Dunkin' Donuts to remove titanium dioxide from donuts

Dunkin' Donuts dropping chemical

Dunkin' Donuts is dropping titanium dioxide from its powdered sugar donuts after pressure from a public interest group who argued it is not safe for human consumption.

Titanium dioxide is used to make the powdered sugar appear brighter. It is also used in sunscreen and paints.

The group As You Sow argues titanium dioxide that can cause DNA and chromosomal damage when consumed. The decision by Dunkin' Donuts (DNKN) was recently disclosed by the advocacy group.

"This is a groundbreaking decision," said Danielle Fugere, president and chief counsel of the group. "Dunkin' has demonstrated strong industry leadership by removing this potentially harmful ingredient from its donuts."

The group claims that titanium dioxide is a nanomaterial, which is not regulated or prohibited by the Food and Drug Administration. But As You Sow argues that there is not enough information on their effects on humans.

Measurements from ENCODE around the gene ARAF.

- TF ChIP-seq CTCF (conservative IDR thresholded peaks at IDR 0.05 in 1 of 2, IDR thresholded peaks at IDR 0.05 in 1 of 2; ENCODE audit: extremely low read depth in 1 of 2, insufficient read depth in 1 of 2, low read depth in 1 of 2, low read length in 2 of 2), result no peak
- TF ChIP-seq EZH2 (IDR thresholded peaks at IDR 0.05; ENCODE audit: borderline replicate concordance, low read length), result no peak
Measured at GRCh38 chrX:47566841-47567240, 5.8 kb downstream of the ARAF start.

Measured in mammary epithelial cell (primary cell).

"Asbestos, also a nanomaterial, was used before its harms were fully understood, leading to a costly health crisis," the group said.

Dunkin' Donuts claims that titanium dioxide "does not meet the definition of 'nanomaterial' as outlined under FDA guidance." But it said nonetheless it is making the change to remove the chemical from its donuts.

Related: Coke to drop flame retardant from drinks

As We Sow has been introducing shareholder proposals at companies calling for the removal of titanium dioxide from various products. Such a resolution was supported by about 19% of Dunkin' Brands' shareholders last year.

The group released a letter sent by a Dunkin executive saying it has reformulated the powered sugar and was working on a schedule to roll out the new recipe.

It led As We Sow to drop a similar shareholder resolution from the company's upcoming proxy.

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